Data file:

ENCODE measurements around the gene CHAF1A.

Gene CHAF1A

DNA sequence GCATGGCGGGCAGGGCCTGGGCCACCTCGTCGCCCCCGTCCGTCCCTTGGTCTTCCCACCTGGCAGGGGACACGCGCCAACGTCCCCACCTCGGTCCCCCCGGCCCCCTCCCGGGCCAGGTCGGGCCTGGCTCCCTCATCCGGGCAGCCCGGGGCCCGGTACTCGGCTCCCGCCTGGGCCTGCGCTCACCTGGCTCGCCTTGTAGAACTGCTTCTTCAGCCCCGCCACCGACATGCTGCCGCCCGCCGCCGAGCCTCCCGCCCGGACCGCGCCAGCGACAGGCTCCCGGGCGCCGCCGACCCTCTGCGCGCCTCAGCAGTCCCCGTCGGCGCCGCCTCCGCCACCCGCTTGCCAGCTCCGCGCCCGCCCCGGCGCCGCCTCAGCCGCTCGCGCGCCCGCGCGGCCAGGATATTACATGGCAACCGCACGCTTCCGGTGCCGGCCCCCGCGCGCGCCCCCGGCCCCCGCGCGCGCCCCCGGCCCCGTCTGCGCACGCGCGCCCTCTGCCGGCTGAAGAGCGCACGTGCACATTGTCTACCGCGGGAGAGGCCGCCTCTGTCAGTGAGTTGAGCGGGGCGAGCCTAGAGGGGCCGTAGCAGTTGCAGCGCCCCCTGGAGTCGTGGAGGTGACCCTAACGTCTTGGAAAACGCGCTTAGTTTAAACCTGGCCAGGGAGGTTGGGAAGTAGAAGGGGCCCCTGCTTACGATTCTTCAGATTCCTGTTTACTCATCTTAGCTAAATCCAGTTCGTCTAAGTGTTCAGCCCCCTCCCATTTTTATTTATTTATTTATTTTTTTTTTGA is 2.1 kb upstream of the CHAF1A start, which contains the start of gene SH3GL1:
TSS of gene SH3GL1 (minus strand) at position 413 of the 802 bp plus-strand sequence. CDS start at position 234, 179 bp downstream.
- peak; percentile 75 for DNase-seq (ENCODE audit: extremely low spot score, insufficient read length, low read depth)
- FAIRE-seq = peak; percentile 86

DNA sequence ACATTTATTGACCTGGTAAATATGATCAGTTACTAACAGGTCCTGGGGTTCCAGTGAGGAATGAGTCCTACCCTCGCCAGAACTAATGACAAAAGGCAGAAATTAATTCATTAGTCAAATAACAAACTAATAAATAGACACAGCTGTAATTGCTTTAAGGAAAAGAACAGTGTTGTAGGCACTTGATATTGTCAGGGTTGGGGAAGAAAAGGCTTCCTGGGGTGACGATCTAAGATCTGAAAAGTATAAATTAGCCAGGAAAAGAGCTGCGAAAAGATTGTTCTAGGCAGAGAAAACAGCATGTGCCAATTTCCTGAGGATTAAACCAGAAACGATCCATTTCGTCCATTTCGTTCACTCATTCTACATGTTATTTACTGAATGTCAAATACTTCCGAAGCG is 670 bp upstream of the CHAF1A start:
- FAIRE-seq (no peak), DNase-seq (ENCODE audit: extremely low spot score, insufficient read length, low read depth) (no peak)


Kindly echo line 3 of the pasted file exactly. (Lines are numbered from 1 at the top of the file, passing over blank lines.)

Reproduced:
DNA sequence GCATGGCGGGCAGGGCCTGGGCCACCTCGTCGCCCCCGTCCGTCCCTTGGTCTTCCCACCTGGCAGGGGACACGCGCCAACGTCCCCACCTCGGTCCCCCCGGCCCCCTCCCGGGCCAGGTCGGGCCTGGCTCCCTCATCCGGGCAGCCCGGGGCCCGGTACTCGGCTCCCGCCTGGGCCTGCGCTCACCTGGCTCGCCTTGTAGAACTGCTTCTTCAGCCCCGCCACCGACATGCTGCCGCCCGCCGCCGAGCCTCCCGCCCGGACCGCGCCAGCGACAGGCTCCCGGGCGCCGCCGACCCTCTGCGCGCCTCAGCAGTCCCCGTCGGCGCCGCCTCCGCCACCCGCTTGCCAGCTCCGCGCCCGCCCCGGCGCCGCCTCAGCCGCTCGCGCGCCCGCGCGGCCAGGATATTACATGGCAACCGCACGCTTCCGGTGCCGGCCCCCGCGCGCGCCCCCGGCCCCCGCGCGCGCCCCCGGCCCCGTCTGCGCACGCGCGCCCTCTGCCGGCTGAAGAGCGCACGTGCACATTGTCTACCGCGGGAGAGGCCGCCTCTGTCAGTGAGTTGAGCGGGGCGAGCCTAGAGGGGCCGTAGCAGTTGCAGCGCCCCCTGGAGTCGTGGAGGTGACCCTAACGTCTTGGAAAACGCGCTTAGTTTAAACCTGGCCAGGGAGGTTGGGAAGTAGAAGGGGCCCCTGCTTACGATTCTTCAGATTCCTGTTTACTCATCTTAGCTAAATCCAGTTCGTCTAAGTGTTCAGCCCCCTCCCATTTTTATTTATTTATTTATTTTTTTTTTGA is 2.1 kb upstream of the CHAF1A start, which contains the start of gene SH3GL1: